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FOR IMMEDIATE RELEASE
Friday, September 30, 2011
Two Individuals Sentenced in Virginia for Roles in Matching Charitable Funds Fraud Scheme

WASHINGTON – Stephan Bekale and Jamal Ibraheem were sentenced today in U.S. District Court in Alexandria, Va., for conspiring to commit wire fraud as part of a matching funds scheme, announced Assistant Attorney General Lanny A. Breuer of the Justice Department’s Criminal Division, U.S. Attorney Neil H. MacBride of the Eastern District of Virginia and Assistant Director in Charge James W. McJunkin of the FBI’s Washington Field Office.     

 

U.S. District Judge T.S. Ellis III sentenced Bekale, 31, of Indianapolis, and Ibraheem, 38, of Bethesda, Md., to 30 months and 12 months in prison, respectively.  Additionally, Bekale and Ibraheem were ordered to pay $276,600 in restitution, jointly and severally.   Bekale was also ordered to forfeit a BMW vehicle.   Bekale and Ibraheem pleaded guilty on July 14, 2011, to one count of conspiracy to commit wire fraud.

 

According to the indictment and information presented in court, Bekale fraudulently obtained matching funds from Bank of America’s charitable arm after he falsely certified that charitable contributions had been made to his nonprofit organization, “Hoops for Africa,” by Bank of America employees.   Ibraheem is a former Bank of America employee who admitted that he falsely certified donations made in his name and that he recruited additional bank employees to participate in Bekale’s fraud scheme.

 

According to court documents, from approximately March 2007 through May 2009, approximately 31 bank employees, located at three different banking locations, logged onto Bank of America’s website for its Matching Gifts Program and certified that they donated money to “Hoops for Africa.”   The fraudulent employee donations to “Hoops for Africa” ranged from $1,300 to $7,500 per donation, and a total of 57 matching gift requests were received by Bank of America’s charitable arm.   As a result of those falsely registered donations, Bank of America eventually processed 55 of the transactions and disbursed through its charitable foundation a total of approximately $276,600 in matching gifts to “Hoops for Africa.”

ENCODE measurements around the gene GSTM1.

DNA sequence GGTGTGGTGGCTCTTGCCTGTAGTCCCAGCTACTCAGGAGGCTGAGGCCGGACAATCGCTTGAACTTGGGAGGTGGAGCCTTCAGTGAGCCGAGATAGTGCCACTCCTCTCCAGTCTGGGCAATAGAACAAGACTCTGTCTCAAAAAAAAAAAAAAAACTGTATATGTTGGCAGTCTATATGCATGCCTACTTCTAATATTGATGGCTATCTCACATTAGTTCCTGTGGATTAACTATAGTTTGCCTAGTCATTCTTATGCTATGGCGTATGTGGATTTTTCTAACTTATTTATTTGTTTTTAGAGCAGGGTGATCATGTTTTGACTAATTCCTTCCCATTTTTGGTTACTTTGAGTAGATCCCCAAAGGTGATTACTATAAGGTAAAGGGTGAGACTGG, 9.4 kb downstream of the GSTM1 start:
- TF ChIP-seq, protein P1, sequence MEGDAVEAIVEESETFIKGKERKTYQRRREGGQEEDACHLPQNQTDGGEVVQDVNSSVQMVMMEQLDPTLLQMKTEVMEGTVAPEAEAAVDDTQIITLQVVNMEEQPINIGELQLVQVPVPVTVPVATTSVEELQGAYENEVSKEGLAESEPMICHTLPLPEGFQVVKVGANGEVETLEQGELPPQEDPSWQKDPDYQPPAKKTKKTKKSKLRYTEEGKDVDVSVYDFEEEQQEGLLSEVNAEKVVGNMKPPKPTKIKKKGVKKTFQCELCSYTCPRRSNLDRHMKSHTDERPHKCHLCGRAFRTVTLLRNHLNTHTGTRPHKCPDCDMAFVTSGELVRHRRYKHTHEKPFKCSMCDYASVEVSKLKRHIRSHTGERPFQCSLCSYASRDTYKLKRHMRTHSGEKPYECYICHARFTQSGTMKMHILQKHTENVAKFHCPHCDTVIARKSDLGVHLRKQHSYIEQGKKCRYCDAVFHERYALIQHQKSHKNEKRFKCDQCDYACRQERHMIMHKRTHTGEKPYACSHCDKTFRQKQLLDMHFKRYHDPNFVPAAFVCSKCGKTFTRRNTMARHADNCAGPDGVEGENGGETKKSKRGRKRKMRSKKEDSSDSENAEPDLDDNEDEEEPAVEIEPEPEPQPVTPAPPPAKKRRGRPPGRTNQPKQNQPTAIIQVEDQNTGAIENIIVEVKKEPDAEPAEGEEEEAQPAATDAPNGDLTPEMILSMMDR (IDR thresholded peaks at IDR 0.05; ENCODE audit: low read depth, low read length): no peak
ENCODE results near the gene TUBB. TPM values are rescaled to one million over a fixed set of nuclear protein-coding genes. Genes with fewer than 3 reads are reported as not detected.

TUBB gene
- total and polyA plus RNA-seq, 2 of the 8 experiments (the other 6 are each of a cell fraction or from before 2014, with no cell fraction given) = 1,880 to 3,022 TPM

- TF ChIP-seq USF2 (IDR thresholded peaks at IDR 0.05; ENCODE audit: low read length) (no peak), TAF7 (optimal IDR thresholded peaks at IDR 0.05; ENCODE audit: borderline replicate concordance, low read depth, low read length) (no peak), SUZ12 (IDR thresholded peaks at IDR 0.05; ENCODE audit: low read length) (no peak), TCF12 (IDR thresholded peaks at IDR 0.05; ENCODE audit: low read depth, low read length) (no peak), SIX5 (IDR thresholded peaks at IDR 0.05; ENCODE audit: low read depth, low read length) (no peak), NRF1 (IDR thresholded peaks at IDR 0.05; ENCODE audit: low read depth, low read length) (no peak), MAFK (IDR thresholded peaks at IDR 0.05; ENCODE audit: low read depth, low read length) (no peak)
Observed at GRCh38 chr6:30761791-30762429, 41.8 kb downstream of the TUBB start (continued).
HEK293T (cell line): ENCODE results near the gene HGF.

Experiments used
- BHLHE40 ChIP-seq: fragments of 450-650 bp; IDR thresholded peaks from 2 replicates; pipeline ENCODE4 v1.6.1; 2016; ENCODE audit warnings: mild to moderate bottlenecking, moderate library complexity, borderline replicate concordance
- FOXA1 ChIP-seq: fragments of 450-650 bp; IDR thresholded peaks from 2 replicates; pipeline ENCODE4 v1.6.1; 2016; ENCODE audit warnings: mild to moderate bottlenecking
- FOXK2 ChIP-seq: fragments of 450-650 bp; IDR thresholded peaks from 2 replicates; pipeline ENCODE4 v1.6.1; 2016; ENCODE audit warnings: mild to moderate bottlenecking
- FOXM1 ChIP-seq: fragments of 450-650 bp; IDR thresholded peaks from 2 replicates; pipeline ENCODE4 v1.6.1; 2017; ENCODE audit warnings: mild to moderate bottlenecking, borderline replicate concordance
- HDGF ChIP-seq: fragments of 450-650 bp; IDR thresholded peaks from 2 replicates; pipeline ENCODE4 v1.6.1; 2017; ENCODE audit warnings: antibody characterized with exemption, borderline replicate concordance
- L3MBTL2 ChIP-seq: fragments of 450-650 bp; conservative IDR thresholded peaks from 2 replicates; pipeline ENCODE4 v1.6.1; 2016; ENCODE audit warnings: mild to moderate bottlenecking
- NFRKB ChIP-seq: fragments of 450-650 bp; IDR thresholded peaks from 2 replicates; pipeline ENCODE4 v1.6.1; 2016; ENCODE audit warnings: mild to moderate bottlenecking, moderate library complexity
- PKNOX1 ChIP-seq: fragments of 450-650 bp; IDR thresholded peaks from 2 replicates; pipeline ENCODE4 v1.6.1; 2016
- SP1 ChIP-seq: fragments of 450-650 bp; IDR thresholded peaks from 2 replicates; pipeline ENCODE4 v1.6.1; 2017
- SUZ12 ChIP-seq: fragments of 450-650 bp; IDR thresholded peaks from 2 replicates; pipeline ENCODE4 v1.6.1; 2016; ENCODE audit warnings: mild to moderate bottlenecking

Bekale and Ibraheem were charged in a 10-count indictment unsealed on April 5, 2011, along with three other defendants.   Irma DeMartini, of Sterling, Va., pleaded guilty and is scheduled to be sentenced on Oct. 21, 2011.   Charges are still pending against co-defendants Reynaldo “Christian” Villarroel and Maritza Villarroel, and they are presumed innocent unless and until proven guilty beyond a reasonable doubt in a court of law.

 

This case is being prosecuted by Assistant U.S. Attorney Mark D. Lytle of the Eastern District of Virginia and Trial Attorney Eric L. Gibson of the Criminal Division’s Public Integrity Section.   The case is being investigated by the FBI’s Washington Field Office.                             

11-1285
Criminal Division
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